The study also offers some critical recommendations about how the UAE can address the skills gaps arising from the sector’s growth, such as genuinely bridging the communication gap between industry and academia.

Commenting after the discussion, Dr. Ayoub Kazim, Managing Director of Dubai International Academic City and Dubai Knowledge Village said: “Islamic finance is a central pillar in Dubai’s strategy to become the world’s capital of the Islamic economy. Demand for skilled workers in this field has never been higher, and as a home for the region’s education and training institutes, we have an important role to play in bringing academia, industry and government closer together to ensure the future success of the sector.

“Roundtable debates such as these, informed by evidence found in the Workforce Planning Study, enable our academic partners and training institutes to tailor their education programmes to the demands of local business. This is a smart and forward-looking approach to education – and it is one that ties back to Dubai’s overarching vision of developing a thriving, knowledge-based economy.”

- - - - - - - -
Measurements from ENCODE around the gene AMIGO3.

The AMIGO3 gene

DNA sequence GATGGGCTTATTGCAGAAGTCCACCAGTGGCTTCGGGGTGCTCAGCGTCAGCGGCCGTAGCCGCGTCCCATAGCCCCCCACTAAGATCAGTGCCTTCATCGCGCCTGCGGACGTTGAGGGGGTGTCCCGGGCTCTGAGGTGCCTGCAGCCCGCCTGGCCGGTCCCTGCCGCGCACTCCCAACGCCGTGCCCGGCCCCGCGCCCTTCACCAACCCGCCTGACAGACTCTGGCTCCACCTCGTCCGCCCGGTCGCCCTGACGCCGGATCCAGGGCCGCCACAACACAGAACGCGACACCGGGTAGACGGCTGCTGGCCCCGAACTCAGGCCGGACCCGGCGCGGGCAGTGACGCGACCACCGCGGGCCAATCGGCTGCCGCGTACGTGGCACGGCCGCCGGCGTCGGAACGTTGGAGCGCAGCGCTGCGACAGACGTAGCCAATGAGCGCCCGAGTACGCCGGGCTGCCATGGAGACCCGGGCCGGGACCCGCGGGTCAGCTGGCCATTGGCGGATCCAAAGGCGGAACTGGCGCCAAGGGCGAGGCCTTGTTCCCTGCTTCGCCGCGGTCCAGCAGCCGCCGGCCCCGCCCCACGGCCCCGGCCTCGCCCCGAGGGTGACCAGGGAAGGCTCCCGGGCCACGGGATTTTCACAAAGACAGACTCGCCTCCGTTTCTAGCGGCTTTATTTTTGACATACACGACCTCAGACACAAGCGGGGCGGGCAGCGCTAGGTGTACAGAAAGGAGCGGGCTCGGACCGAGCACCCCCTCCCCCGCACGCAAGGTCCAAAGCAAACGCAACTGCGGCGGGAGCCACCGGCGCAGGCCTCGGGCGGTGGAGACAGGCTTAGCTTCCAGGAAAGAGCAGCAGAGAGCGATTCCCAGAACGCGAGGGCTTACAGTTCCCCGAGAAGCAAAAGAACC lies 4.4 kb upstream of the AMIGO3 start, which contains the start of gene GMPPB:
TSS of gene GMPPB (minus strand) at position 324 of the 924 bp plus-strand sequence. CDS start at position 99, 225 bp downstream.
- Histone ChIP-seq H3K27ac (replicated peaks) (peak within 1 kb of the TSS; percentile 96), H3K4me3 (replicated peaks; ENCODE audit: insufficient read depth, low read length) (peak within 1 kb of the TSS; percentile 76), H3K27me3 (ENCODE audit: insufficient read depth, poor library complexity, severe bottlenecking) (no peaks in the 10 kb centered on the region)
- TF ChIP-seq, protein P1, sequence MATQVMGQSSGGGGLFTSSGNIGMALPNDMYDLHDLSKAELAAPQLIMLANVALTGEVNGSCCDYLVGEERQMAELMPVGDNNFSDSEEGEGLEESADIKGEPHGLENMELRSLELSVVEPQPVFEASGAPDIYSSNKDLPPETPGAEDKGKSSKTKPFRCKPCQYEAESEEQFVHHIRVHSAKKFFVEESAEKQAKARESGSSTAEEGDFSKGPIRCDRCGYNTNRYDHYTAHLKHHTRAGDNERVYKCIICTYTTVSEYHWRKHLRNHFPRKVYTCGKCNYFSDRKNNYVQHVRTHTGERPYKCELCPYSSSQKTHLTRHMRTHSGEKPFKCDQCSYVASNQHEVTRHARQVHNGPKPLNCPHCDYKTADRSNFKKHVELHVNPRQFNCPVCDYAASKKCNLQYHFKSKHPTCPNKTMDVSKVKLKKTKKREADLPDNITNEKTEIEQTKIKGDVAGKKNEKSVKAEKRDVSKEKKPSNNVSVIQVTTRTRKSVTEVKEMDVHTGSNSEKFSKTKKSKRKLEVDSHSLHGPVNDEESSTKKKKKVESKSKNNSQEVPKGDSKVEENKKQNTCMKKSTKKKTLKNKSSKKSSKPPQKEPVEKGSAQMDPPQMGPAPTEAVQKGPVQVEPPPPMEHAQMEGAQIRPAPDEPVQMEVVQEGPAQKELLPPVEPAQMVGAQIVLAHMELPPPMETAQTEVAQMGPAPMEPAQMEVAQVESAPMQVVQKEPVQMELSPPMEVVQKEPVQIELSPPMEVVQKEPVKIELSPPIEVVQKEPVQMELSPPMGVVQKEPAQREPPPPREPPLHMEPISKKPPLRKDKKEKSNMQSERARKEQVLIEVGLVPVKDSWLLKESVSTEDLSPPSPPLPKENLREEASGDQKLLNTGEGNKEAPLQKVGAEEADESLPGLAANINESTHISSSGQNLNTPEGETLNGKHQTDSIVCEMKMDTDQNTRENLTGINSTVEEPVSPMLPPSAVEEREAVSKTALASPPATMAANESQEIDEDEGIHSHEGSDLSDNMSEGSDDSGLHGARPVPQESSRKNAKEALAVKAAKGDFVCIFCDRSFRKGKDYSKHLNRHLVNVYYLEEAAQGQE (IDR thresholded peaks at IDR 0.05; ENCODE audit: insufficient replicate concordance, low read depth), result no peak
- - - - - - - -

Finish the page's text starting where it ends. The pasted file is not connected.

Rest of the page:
Essa Al Mulla, Executive Director, Emirates National Development Programme, Knowledge and Human Development Authority (KHDA), said: Islamic finance plays a crucial role in the UAE’s financial system. The debate not only highlights the existing skills shortage in the sector, but also provides a platform to discuss innovative ways to encourage sustainable and long-term skills development. At present, there are a number of institutions in Dubai offering programmes in banking and finance; however, we need programmes specialising in Islamic Finance.”

Rashid Mahboob, Senior Vice President, Customer Excellence at Dubai Islamic Bank, said: “This high level discussion offers an early insight into the skills gaps that exist within the Islamic finance sector, as well as how to nurture the human capital needed to meet the sector’s expected growth.

“In the future, there will be an increasing focus on excellence in all aspects of employment, and this will be particularly true for those working within Islamic finance. To prepare for this, universities and training providers must refine their programmes and courses to support the sector, equipping young talent with the level of specialism and sophistication that is required by employers. Similarly, employers must dedicate themselves to providing genuine on-the-job training.”